Jeffrey A. Joerres

And I would just add, yes we are happy with the acquisitions we’ve made. And we’re a year behind whether it would be WDC in India, what we’ve done in the three in China, they’ve integrated nicely. They’ve offered great management. They’re working with our branding strategy. So we are happy.

Having said that, and we know that because you have a few good acquisitions, doesn’t mean you should start getting more aggressive because that’s when they start piling up bad one. So we are as disciplined as we’ve been in the past. We don’t need any acquisitions. So that gives us the advantage to really do some picking and choosing.

We are growing very fast organically in those emerging markets primarily China and India is where you would see that or if you look at Hong Kong and few of those are really emerging if they’ve been quite mature. Both of those growing nicely, both of those have opportunities for us to take what we’ve done, which has always been our strategy.

If you go all the way back to Elan where there were $300 million revenue company and there were $1.2 billion last year. So our strategy is still intact on that. And as Mike said, if there are some good ones out there, we’ll look at it. But we don’t get overly eager on any of these, because we know that when you do them, then you do a lot of them your stomach gets upset pretty quickly.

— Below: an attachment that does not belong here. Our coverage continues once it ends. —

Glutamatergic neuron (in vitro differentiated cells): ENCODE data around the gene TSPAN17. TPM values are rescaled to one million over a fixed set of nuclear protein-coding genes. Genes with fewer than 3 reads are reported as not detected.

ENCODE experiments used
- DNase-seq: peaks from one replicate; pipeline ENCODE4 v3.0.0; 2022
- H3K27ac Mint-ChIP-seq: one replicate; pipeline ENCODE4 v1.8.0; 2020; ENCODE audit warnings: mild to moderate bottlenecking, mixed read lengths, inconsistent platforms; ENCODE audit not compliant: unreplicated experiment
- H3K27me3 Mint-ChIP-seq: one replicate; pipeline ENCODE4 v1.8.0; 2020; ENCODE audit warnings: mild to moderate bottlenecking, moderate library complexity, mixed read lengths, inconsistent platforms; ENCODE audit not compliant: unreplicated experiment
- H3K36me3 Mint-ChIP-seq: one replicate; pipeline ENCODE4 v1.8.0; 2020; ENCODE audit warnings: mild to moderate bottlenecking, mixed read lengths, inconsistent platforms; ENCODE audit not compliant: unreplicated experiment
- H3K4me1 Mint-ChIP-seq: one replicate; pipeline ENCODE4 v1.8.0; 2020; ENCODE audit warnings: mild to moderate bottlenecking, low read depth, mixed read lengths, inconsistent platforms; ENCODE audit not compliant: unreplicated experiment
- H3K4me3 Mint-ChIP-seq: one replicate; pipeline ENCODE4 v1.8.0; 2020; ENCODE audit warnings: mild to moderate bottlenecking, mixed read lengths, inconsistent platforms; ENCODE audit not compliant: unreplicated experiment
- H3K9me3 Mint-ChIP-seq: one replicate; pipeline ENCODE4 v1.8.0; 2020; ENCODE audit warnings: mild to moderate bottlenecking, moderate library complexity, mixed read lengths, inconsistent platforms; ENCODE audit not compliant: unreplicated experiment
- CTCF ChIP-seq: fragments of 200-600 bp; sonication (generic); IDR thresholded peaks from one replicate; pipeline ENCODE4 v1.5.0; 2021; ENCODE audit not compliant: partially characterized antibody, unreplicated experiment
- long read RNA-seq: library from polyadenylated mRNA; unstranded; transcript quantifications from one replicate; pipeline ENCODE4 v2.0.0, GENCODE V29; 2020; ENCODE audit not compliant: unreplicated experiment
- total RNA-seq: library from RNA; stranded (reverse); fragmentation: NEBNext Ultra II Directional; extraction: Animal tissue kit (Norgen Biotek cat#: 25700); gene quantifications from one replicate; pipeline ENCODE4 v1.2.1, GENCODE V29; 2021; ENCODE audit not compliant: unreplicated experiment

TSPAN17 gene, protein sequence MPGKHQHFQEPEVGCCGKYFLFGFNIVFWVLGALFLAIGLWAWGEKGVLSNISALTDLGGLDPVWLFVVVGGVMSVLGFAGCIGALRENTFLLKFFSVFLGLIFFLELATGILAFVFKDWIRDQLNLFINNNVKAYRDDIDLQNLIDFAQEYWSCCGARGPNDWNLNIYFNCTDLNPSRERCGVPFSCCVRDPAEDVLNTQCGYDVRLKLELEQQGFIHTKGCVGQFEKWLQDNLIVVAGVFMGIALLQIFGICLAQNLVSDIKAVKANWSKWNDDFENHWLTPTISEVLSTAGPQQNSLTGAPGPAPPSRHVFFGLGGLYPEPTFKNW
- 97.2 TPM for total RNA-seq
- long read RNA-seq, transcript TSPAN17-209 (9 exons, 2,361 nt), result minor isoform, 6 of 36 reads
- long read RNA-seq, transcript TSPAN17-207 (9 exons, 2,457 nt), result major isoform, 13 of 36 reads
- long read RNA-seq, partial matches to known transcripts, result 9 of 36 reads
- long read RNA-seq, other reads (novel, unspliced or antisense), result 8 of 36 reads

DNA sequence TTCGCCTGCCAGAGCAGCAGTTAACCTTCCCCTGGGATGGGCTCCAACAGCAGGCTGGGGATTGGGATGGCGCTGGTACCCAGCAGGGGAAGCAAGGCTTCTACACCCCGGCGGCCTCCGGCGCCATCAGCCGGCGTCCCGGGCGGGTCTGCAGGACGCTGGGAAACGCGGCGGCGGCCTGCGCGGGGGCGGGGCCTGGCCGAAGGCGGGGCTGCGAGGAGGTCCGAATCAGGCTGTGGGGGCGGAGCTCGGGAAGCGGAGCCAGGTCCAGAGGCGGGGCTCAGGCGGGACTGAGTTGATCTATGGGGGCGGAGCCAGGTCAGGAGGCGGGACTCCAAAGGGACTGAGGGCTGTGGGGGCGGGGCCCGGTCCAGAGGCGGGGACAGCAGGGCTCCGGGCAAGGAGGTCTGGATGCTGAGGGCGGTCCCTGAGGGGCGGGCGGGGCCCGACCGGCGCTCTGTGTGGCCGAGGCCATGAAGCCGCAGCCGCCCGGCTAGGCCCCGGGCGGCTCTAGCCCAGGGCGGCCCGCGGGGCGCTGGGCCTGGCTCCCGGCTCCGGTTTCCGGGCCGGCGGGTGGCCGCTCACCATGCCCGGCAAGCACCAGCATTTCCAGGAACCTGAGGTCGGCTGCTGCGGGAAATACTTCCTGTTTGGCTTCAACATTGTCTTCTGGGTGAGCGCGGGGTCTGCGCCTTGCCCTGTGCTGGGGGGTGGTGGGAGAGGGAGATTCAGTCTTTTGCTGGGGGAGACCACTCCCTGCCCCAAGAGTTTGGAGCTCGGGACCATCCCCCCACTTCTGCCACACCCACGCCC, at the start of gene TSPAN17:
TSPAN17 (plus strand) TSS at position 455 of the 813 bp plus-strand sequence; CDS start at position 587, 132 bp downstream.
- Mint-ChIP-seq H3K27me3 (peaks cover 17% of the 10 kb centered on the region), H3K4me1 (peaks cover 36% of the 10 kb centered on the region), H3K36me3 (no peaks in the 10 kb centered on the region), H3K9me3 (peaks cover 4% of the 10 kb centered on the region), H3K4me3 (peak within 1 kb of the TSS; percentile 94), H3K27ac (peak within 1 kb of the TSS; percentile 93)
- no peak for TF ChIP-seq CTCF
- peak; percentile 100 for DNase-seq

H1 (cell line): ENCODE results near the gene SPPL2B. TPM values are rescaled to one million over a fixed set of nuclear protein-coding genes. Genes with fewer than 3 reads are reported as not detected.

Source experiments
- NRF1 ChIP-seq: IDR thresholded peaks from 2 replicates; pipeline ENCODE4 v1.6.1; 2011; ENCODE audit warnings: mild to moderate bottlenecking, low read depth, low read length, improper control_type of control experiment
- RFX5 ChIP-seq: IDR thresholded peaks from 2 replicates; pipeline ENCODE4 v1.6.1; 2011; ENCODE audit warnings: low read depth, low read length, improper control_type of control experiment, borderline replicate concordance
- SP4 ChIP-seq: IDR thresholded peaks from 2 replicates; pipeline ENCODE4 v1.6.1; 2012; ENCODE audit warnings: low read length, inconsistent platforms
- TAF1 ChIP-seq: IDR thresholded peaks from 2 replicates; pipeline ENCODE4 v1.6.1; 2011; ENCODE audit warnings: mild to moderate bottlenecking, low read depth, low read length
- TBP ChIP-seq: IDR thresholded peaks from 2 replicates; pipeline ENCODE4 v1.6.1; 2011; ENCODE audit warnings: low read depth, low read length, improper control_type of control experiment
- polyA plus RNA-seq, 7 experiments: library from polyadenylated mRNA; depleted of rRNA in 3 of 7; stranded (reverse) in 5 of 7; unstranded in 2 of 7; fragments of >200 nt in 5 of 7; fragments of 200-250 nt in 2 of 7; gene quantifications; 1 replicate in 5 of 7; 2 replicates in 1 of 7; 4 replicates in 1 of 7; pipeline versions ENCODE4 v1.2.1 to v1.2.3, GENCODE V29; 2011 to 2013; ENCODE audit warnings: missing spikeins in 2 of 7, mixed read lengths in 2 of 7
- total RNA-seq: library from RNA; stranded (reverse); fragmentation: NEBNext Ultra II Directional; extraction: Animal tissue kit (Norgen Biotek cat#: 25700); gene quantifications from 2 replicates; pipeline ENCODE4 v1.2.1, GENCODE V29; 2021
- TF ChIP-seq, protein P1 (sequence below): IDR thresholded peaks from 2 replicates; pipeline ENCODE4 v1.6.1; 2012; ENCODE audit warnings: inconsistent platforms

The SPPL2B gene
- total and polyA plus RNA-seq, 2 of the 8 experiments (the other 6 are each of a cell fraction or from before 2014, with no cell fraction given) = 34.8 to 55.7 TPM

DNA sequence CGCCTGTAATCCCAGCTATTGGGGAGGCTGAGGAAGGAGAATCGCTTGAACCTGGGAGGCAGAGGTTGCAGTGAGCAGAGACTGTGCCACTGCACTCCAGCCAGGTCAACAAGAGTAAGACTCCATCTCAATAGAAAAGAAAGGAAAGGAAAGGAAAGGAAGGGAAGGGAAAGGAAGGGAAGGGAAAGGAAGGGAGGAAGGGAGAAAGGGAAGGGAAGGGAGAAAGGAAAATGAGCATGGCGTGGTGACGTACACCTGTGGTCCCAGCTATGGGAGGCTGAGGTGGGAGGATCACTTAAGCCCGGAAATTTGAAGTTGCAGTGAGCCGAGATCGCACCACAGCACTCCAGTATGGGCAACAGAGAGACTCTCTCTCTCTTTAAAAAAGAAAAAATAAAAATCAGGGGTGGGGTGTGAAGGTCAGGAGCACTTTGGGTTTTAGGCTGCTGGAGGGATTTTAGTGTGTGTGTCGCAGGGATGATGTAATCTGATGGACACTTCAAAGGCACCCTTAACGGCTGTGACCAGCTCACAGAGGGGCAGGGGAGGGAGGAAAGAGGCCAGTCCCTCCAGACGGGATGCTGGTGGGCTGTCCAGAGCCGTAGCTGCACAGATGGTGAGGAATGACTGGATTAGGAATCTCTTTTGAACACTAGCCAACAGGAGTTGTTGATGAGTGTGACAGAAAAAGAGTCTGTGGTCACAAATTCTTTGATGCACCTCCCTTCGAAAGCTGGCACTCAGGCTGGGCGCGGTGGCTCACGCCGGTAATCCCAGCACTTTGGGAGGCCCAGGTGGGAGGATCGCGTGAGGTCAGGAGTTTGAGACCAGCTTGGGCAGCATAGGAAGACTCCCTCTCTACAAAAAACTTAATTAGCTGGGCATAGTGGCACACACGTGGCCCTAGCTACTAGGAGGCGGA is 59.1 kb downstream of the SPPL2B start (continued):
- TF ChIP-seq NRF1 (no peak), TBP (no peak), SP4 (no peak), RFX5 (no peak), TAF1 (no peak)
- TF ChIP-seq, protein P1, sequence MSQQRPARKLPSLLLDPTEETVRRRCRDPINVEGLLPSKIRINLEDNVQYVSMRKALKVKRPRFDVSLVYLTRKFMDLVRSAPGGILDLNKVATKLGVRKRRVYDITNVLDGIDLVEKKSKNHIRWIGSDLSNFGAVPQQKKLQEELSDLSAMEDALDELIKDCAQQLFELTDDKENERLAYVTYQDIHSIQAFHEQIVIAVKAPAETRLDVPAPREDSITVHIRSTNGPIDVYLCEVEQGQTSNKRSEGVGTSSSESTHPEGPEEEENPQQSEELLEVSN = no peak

Thomas Allen – Morgan Stanley

Okay, that’s great. Thank you.

Jeffrey A. Joerres

All right last question.

Operator

Kevin McVeigh of Macquarie. You may ask your questions.

Kevin McVeigh – Macquarie Research Equities

Great, thanks. Hey, Mike or Jeff, do you have a sense of what percentage of your business in Europe on the manufacturing side is tied to exports?

Jeffrey A. Joerres

Well, here would be an answer and Mike probably can calculate it, I’m just kidding. But here is where I would go. If you look at our business in Europe, it is running with the exception of Sweden and probably in Netherlands. It’s running somewhere in the neighborhood of 60% light industrial manufacturing.

So you could almost do a proxy for what is happening in Europe. If you took a European industrial output and said what percent of those are actually on export, we would be in line with that, because we’re big enough almost to represent the market. That’s the best answer I would have struggled a bit with that one ever, but that’s about the best answer.

Kevin McVeigh – Macquarie Research Equities

Great, thanks. And then just not to press, do you have any sense Jeff, the GDP your assumptions you are using as you build your kind of business model for 2012?

Jeffrey A. Joerres

We do look at that and I’ve said this a few times before, each country has a little bit different correlation between GDP. But I would also say that given the way the world is shaping up for a knock in some cases. GDP may be less relevant from a correlation perspective than it was in the past, because if you get stimulus coming from government that has improved increasing GDP, but we don’t participate in that kind of business is GDP that has no flow-through to us.